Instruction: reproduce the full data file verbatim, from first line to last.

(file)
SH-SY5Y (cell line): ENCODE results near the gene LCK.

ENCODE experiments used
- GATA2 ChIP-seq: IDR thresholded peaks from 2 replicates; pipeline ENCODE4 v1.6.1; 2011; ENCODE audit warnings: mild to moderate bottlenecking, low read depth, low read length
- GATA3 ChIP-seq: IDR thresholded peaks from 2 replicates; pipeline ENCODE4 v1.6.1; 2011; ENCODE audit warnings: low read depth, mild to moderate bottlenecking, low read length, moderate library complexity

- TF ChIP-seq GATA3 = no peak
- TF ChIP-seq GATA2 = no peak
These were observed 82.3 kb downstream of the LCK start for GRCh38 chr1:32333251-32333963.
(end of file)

SH-SY5Y (cell line): ENCODE results near the gene LCK.

ENCODE experiments used
- GATA2 ChIP-seq: IDR thresholded peaks from 2 replicates; pipeline ENCODE4 v1.6.1; 2011; ENCODE audit warnings: mild to moderate bottlenecking, low read depth, low read length
- GATA3 ChIP-seq: IDR thresholded peaks from 2 replicates; pipeline ENCODE4 v1.6.1; 2011; ENCODE audit warnings: low read depth, mild to moderate bottlenecking, low read length, moderate library complexity

- TF ChIP-seq GATA3 = no peak
- TF ChIP-seq GATA2 = no peak
These were observed 82.3 kb downstream of the LCK start for GRCh38 chr1:32333251-32333963.